TALLAHASSEE, Fla. - With the state still grappling with the coronavirus pandemic, the Florida House on Thursday gave final approval to a bill that would extend COVID-19 legal protections for hospitals, nursing homes and other health care providers.
The House voted 87-31 to pass the measure (SB 7014), which was approved last month by the Senate. It is now ready to go to Gov. Ron DeSantis.
Lawmakers last year passed a measure to help shield health-care providers from COVID-19 lawsuits, but the protections are set to expire March 29. The bill, if signed by DeSantis, will extend the protections to June 1, 2023.
The measure addresses lawsuits involving issues such as transmission of COVID-19 and treatment of people with COVID-19.
Rep. Ralph Massullo, a Lecanto Republican who is a dermatologist, said the extension is needed because of the continuing pandemic.
"The issue is not settled," Massullo said. "As a matter of fact, when it comes to COVID, the issue is far from settled. We need to consider protection for those health-care entities."
But opponents raised concerns that the legal protections could create a disincentive for health-care providers to focus on high-quality care. House Republicans unanimously voted for the bill and were joined by 10 Democrats.
"To just have a blanket extension on any kind of bad medical care that may be given, and just say, ‘Well, it’s the pandemic and you can kind of get away with anything you want to,’ that’s not a good approach," Rep. Joe Geller, D-Aventura, said.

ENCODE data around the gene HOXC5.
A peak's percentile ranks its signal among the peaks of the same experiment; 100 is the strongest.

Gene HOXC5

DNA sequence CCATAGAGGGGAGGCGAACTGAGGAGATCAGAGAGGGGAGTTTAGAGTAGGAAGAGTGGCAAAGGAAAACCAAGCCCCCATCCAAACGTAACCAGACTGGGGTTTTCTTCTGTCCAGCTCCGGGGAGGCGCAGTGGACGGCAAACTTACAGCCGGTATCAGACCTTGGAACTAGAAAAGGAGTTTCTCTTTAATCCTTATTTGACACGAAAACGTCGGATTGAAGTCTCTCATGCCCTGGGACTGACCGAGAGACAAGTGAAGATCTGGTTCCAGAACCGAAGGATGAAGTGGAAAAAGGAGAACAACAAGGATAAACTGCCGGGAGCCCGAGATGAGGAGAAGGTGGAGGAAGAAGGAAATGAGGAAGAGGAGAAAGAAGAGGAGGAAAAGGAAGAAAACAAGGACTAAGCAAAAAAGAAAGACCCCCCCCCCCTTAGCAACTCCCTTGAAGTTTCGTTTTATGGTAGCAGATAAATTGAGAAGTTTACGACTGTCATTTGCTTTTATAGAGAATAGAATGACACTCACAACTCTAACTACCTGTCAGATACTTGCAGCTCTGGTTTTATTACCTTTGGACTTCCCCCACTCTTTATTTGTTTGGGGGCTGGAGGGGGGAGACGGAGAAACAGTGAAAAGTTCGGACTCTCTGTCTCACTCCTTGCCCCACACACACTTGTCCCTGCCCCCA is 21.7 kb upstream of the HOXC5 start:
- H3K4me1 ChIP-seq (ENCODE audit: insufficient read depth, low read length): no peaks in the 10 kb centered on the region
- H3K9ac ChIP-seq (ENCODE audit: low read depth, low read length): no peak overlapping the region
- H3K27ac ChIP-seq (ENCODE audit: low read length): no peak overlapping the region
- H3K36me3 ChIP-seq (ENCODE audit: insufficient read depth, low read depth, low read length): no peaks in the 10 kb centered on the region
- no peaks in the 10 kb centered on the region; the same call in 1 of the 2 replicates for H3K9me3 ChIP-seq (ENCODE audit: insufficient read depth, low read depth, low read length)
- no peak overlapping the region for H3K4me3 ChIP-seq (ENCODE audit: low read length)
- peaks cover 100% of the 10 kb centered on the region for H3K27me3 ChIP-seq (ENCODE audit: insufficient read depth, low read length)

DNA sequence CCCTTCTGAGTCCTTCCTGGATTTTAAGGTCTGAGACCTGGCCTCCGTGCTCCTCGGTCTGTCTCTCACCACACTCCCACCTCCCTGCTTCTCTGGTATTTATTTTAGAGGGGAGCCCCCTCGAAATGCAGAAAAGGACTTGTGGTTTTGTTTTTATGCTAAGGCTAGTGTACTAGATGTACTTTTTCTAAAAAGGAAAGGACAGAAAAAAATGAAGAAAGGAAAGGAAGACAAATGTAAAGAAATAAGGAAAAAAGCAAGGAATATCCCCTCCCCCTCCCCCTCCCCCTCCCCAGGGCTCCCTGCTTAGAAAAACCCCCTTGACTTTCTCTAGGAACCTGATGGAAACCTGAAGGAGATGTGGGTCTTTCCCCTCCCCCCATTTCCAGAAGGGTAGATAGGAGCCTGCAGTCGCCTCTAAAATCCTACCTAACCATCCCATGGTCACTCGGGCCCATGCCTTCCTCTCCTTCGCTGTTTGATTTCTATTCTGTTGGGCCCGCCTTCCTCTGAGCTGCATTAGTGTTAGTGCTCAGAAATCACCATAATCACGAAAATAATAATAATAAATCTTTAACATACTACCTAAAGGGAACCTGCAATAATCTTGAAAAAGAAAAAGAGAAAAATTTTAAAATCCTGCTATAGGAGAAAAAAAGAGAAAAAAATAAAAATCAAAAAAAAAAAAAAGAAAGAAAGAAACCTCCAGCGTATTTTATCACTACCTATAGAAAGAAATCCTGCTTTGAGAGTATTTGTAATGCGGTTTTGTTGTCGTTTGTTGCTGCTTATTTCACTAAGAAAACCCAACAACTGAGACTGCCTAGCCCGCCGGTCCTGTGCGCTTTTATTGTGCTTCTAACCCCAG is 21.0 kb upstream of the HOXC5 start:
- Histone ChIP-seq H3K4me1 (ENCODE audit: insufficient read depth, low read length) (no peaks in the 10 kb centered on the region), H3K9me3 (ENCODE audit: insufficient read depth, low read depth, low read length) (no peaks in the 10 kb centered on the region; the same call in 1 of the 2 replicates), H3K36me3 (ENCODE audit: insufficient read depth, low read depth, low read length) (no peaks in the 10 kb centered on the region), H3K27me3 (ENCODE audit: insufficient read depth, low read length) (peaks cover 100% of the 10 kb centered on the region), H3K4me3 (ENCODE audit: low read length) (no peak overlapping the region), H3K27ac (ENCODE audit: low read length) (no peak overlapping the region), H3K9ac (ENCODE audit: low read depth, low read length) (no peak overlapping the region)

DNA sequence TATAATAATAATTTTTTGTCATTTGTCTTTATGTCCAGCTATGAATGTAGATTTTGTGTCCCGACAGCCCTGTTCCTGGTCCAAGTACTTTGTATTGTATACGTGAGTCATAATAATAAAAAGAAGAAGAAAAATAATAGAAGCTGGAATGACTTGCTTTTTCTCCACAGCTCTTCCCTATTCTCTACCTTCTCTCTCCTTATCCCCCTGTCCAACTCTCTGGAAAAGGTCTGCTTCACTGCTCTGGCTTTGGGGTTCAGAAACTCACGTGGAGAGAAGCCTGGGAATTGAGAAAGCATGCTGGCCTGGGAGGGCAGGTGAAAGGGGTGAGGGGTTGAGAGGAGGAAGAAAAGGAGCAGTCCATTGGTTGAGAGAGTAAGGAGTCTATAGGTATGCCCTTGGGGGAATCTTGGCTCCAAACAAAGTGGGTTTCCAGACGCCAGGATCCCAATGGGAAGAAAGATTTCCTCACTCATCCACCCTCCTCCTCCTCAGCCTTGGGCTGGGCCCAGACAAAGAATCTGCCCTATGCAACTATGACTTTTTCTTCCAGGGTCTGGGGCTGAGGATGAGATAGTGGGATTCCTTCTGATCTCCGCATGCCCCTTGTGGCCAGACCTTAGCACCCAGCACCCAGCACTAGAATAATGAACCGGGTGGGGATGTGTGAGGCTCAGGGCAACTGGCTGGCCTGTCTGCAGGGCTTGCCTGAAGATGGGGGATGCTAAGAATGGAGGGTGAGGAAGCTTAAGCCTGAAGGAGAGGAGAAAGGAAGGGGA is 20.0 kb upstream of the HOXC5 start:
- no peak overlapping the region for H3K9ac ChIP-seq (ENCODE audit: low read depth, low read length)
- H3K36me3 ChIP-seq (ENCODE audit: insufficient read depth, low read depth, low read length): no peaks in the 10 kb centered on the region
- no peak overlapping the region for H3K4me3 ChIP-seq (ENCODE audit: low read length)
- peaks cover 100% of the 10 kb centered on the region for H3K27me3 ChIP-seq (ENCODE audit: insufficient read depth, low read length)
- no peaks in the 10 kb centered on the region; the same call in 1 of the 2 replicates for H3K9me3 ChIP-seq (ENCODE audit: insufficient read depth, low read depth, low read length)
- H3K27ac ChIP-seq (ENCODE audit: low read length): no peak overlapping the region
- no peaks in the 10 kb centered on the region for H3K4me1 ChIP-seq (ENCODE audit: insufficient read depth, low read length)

Under the law passed last year, health-care providers can still face COVID-19 lawsuits. But the legal protections, for example, require a higher standard of proof for plaintiffs. In such cases, plaintiffs have to prove "by the greater weight of the evidence that the health care provider was grossly negligent or engaged in intentional misconduct."
Also, health-care providers are shielded from lawsuits if they can offer "affirmative" defenses, such as compliance with government-issued health standards.
Massullo said the law does not protect health-care providers who commit "gross negligence."
"The practices that you and I might go to for our health care need to be staffed by individuals that believe and know that the state of Florida has their backs," he said.
The number of COVID-19 hospitalizations surged in December and early January as the highly-contagious omicron variant spread through Florida. But new cases have decreased during the past few weeks, with hospitalizations also falling. The U.S. Department of Health and Human Services posted data Thursday that showed 6,741 Florida inpatients had COVID-19, down from 7,129 on Wednesday.